Our results showed that skin and adipose tissue with a thickness of 0.5 mm can sufficiently protect the underlying superficial muscles from UV, Vis, and NIR exposure. Thus, humans possess endogenous protection against UV, Vis, and NIRwavelengths on multiple levels, including perspiration, sebum, blood, skin, adipose tissue, and muscle. Interestingly, although humans perspire to increase superficial water retention and thereby decrease superficial temperature, subsequent vasodilation to increase water and hemoglobin retention is NIR absorbent.

In the dermis, NIR induces accumulation of collagen, elastin and water-binding proteins, which possess alpha helical structures rich in hydrogen bonds [2] . Not only do humans artificially protect themselves from NIR deep tissue damage by wearing protective materials (e.g., cotton or wool clothing) rich in hydrogen bonds and alpha helices, the water in their perspiration and blisters, sebum secretions, keratin in hair, the stratum corneum, hemoglobin, water, and water-binding proteins in their blood and dermis, and underlying adipose tissue all serve to reflect/absorb NIR. Hence, treatments which remove hair and the stratum corneum, such as laser hair removal, and chemical and laser peeling, decrease the endogenous solar-protective ability of these structures.

Furthermore, more sensitive and exposed areas like the eyes and optic nerves are protected from NIR by keratin, water-binding proteins, and fatty acid in the eyelids, keratin in eyelashes, tears in sclera, as well as water and hyaluronic acid in the lens and blood flow in the retina. All of these naturally occurring, biological components of the human body are ideal solar-protective materialsrich in hydrogen bonds and alpha helices which block NIR exposureand subsequent tissue damage [2] .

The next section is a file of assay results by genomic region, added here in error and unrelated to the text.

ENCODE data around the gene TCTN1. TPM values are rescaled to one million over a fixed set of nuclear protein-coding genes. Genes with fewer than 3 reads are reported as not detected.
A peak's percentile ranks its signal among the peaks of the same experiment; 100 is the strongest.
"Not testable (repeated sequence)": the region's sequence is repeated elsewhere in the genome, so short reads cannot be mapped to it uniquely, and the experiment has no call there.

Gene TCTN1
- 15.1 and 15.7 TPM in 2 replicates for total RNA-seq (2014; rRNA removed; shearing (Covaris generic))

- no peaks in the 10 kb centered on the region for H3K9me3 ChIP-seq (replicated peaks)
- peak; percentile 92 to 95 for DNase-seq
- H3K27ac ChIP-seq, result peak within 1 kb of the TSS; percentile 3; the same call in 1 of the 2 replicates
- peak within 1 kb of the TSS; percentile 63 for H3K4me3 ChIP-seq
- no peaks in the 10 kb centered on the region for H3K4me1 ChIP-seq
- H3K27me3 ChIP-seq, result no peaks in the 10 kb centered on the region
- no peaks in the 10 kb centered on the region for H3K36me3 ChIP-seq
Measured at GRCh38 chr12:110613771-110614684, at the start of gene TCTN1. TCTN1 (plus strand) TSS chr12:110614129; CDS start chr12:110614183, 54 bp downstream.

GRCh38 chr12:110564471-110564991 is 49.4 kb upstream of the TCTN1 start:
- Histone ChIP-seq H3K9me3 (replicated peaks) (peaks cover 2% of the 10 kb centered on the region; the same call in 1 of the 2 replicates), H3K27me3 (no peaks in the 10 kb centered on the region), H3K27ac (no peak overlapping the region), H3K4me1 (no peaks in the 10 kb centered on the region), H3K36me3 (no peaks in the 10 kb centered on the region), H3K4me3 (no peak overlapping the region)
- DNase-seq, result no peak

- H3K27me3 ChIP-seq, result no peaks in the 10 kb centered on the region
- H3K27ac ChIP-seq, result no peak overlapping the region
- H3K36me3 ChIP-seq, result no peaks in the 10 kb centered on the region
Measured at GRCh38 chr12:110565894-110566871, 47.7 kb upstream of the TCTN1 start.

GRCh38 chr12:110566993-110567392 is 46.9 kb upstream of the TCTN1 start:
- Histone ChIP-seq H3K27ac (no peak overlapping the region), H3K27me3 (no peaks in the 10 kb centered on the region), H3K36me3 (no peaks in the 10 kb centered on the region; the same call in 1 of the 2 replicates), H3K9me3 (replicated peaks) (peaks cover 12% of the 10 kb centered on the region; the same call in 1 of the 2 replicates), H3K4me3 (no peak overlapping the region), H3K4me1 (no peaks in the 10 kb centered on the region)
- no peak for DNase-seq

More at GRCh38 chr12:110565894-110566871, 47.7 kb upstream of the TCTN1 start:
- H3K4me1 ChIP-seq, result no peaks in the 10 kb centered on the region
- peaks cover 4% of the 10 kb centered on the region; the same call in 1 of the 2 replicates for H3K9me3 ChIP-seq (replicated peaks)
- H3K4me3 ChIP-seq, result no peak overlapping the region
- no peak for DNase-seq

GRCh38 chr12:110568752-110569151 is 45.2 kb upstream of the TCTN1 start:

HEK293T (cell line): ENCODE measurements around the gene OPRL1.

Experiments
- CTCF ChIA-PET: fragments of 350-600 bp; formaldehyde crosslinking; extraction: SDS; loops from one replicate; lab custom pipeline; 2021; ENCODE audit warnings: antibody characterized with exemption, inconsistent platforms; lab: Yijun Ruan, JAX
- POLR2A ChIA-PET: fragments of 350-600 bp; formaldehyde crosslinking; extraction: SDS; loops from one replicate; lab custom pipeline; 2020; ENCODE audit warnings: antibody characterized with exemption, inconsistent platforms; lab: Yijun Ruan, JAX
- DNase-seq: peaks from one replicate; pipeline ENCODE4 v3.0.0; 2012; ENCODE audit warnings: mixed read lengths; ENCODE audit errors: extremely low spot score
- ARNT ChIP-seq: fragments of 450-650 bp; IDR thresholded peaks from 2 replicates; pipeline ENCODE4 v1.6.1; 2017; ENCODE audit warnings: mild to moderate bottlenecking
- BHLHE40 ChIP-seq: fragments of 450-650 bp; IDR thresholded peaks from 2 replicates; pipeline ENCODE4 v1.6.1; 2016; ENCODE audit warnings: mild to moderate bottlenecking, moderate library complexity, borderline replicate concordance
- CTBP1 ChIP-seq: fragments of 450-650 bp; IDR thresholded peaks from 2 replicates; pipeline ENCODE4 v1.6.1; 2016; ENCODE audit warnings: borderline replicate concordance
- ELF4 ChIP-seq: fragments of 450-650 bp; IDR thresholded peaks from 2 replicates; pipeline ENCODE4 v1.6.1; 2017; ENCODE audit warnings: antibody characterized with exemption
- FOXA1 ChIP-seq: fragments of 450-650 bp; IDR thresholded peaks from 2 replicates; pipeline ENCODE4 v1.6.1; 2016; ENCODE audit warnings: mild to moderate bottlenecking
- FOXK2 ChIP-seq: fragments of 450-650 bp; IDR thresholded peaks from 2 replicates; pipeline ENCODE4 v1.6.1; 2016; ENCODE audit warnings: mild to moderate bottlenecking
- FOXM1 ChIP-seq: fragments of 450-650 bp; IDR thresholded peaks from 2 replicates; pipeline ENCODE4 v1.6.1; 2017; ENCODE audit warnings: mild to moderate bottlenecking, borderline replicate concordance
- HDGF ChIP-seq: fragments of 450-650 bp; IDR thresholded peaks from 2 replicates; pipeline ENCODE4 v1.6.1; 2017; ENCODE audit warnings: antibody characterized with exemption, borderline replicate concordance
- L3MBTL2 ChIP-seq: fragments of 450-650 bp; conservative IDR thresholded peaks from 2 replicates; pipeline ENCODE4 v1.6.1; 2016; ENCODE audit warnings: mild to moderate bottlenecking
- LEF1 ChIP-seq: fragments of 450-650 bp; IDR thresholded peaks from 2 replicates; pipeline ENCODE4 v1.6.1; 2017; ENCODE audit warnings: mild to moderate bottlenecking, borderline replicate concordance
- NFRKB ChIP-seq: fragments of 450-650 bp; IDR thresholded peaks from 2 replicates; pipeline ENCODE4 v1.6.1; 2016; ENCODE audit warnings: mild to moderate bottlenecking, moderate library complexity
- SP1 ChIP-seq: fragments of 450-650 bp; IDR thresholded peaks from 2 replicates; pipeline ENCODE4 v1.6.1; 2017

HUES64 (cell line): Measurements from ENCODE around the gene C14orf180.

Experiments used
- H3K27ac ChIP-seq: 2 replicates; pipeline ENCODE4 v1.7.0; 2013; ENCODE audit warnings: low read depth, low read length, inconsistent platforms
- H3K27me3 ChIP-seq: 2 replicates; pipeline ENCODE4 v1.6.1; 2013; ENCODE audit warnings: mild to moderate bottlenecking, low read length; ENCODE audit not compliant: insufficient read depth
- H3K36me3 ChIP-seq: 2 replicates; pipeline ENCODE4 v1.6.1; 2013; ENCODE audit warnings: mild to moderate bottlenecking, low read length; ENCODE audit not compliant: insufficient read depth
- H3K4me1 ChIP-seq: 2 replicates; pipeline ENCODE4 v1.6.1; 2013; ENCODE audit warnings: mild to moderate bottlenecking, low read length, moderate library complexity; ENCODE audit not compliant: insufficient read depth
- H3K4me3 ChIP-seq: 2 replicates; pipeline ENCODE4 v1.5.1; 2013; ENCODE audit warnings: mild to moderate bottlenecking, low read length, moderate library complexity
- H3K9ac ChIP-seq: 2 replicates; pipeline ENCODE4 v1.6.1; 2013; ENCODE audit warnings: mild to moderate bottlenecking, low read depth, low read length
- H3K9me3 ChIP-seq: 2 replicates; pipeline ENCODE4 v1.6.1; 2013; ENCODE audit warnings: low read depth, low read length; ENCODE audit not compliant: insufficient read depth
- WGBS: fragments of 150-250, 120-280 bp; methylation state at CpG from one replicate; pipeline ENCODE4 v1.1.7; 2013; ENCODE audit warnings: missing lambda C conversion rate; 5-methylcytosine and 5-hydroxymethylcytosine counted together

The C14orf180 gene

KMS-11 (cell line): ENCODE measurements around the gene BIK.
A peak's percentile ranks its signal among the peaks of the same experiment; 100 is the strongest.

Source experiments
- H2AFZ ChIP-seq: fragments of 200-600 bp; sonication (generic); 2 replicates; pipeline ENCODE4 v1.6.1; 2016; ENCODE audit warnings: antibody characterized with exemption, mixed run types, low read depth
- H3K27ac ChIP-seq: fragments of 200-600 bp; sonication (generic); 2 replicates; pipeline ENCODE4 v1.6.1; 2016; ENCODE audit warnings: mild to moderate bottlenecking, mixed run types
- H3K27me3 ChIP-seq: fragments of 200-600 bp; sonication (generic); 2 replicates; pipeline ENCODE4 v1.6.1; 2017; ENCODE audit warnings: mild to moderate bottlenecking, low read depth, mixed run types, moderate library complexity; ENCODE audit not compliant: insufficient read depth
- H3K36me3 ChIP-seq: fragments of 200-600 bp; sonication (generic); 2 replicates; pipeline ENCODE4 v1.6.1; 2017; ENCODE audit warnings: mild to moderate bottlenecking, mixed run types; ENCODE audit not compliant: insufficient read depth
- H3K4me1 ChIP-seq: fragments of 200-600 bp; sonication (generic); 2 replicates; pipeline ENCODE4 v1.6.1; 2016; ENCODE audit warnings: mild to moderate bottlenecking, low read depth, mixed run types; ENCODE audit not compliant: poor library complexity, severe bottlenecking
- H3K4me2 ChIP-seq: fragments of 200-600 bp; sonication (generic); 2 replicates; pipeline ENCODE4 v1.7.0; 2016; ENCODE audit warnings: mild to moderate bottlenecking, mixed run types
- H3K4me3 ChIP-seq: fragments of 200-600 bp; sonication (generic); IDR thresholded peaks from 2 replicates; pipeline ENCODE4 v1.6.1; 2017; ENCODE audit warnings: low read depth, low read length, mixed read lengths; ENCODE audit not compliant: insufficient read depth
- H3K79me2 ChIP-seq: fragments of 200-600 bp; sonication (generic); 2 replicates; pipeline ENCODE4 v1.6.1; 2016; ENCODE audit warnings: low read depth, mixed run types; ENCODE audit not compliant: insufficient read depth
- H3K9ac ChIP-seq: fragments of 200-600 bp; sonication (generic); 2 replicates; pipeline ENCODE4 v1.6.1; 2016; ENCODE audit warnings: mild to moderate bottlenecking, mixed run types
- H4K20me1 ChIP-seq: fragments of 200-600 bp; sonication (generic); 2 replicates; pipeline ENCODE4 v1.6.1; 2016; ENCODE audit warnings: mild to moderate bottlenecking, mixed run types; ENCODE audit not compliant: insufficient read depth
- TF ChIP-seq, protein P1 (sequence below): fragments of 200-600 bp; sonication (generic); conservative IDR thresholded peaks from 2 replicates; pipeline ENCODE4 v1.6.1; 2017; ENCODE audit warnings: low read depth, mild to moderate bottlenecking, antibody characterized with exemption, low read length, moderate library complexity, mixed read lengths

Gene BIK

5. Conclusion

Saline used to imitate perspiration, oil to imitate sebum secretions, as well as skin, blood, adipose tissue, and muscle can attenuate or block light and electromagnetic wave ranging in wavelengths from 190 to 2700 nm. Individuals with thin skin or those removing sebum, keratin, and/or stratum corneum and/or exposing their skin and eyes should protect their tissues by using protective materials to prevent the deleterious effects of light and electromagnetic wave.

Cite this paper

Tanaka, Y. , Motomura, H. and Jinno, M. (2016) Biological Defenses against Ultra-Violet, Visible Light, and Near-Infrared Exposure. Optics and Photonics Journal, 6, 8-14. doi: 10.4236/opj.2016.61002.